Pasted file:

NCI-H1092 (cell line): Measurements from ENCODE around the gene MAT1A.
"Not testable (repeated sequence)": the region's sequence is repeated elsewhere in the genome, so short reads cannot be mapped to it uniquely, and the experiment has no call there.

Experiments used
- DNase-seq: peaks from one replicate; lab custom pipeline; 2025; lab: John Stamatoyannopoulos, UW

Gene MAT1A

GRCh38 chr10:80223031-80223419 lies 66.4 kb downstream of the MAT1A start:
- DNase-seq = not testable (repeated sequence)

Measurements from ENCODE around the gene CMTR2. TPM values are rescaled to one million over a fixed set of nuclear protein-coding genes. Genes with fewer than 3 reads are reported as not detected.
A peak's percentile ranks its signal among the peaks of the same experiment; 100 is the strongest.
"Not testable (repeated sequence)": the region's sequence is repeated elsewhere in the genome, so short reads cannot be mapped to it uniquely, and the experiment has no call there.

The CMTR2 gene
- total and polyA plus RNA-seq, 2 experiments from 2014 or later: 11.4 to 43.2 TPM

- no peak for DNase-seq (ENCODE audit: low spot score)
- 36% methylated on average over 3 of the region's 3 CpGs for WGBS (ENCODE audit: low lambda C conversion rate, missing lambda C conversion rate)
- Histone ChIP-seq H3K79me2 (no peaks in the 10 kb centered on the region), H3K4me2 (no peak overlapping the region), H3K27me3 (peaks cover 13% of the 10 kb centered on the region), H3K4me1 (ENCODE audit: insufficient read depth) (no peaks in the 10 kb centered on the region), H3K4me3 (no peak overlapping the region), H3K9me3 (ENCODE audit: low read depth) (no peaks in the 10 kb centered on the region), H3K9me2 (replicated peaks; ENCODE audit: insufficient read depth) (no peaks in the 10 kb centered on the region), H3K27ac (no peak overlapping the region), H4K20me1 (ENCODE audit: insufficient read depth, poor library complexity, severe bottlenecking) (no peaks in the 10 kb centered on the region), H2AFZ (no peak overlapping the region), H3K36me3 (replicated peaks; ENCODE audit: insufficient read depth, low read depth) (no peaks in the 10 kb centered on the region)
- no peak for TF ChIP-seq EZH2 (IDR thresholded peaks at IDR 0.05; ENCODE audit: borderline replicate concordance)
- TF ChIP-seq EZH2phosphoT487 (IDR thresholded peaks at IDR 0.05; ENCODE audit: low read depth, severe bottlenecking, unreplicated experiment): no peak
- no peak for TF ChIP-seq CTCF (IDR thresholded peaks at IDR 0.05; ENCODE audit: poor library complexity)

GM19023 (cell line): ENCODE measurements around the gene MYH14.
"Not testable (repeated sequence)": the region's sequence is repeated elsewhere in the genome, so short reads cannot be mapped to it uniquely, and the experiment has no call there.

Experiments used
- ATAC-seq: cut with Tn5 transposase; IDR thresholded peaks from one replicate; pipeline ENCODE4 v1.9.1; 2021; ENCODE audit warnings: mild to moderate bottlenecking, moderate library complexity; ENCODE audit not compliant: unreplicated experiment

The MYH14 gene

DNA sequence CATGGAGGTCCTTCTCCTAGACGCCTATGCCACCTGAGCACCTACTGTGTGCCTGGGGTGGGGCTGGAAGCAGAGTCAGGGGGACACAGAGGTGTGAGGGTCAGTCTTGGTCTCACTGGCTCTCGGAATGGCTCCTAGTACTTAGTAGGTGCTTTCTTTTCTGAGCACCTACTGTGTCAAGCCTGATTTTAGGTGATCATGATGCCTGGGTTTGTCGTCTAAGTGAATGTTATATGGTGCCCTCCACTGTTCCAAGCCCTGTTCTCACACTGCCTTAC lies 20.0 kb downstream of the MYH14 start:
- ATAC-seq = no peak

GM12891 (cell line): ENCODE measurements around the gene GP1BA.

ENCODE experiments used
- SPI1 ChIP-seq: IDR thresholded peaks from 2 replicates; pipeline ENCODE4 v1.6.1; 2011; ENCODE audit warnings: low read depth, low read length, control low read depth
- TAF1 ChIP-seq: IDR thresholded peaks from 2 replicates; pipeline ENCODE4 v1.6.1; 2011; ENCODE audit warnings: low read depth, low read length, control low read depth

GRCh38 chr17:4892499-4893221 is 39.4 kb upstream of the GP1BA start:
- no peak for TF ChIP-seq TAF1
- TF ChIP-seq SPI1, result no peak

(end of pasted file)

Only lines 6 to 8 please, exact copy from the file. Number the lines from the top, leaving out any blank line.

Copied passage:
GRCh38 chr10:80223031-80223419 lies 66.4 kb downstream of the MAT1A start:
- DNase-seq = not testable (repeated sequence)

Measurements from ENCODE around the gene CMTR2. TPM values are rescaled to one million over a fixed set of nuclear protein-coding genes. Genes with fewer than 3 reads are reported as not detected.